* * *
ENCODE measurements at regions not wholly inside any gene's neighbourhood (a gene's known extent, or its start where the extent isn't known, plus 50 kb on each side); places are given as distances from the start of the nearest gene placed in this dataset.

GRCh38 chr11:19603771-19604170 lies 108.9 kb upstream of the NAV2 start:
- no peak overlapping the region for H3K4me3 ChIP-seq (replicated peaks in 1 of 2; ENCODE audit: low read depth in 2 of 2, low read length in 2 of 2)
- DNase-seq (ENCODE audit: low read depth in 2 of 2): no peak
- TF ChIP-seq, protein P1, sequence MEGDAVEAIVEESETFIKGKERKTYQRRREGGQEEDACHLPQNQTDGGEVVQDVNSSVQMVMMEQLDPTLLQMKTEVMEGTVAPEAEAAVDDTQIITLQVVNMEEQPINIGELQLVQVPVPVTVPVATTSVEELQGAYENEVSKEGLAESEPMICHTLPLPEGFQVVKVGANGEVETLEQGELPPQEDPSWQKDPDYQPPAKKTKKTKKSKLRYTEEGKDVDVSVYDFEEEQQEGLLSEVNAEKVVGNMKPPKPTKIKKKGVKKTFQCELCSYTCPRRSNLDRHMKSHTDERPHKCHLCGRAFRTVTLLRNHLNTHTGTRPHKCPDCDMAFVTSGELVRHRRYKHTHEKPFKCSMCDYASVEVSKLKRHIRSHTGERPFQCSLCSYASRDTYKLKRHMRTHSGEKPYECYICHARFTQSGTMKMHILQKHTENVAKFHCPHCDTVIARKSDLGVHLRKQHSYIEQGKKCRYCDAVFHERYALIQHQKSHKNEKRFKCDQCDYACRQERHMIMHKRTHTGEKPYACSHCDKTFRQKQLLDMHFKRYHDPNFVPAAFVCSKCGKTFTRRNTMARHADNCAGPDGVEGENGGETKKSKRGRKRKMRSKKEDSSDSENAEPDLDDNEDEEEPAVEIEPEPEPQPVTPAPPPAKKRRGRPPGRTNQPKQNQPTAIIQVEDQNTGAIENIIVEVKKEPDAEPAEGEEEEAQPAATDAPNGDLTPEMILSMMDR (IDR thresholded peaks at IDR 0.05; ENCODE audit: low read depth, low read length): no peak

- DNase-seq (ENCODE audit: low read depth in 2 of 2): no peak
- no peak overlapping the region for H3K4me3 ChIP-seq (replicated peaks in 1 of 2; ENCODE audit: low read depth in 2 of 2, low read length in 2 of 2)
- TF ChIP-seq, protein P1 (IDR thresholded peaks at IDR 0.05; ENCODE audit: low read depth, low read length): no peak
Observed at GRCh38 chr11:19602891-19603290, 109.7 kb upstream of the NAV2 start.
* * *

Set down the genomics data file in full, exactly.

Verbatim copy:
ENCODE measurements at regions not wholly inside any gene's neighbourhood (a gene's known extent, or its start where the extent isn't known, plus 50 kb on each side); places are given as distances from the start of the nearest gene placed in this dataset.

GRCh38 chr11:19603771-19604170 lies 108.9 kb upstream of the NAV2 start:
- no peak overlapping the region for H3K4me3 ChIP-seq (replicated peaks in 1 of 2; ENCODE audit: low read depth in 2 of 2, low read length in 2 of 2)
- DNase-seq (ENCODE audit: low read depth in 2 of 2): no peak
- TF ChIP-seq, protein P1, sequence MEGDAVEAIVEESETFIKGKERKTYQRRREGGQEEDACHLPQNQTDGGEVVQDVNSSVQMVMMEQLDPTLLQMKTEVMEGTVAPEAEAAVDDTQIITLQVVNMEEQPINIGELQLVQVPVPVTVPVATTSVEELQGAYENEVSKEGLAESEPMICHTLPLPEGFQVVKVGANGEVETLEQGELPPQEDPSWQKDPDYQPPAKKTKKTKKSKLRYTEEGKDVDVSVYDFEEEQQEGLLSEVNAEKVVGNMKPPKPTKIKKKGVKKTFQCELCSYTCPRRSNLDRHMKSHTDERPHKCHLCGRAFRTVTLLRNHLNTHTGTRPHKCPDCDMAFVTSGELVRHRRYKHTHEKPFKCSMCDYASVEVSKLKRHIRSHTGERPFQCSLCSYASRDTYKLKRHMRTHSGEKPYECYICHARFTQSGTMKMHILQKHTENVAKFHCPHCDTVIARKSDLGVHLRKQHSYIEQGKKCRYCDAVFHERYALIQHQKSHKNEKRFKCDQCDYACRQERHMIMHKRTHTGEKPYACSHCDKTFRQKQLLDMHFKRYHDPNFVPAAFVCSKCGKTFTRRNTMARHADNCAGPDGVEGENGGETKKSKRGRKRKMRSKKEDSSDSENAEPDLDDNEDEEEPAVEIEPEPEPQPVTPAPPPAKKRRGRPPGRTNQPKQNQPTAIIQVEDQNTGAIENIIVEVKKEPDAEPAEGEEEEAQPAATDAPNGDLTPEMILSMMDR (IDR thresholded peaks at IDR 0.05; ENCODE audit: low read depth, low read length): no peak

- DNase-seq (ENCODE audit: low read depth in 2 of 2): no peak
- no peak overlapping the region for H3K4me3 ChIP-seq (replicated peaks in 1 of 2; ENCODE audit: low read depth in 2 of 2, low read length in 2 of 2)
- TF ChIP-seq, protein P1 (IDR thresholded peaks at IDR 0.05; ENCODE audit: low read depth, low read length): no peak
Observed at GRCh38 chr11:19602891-19603290, 109.7 kb upstream of the NAV2 start.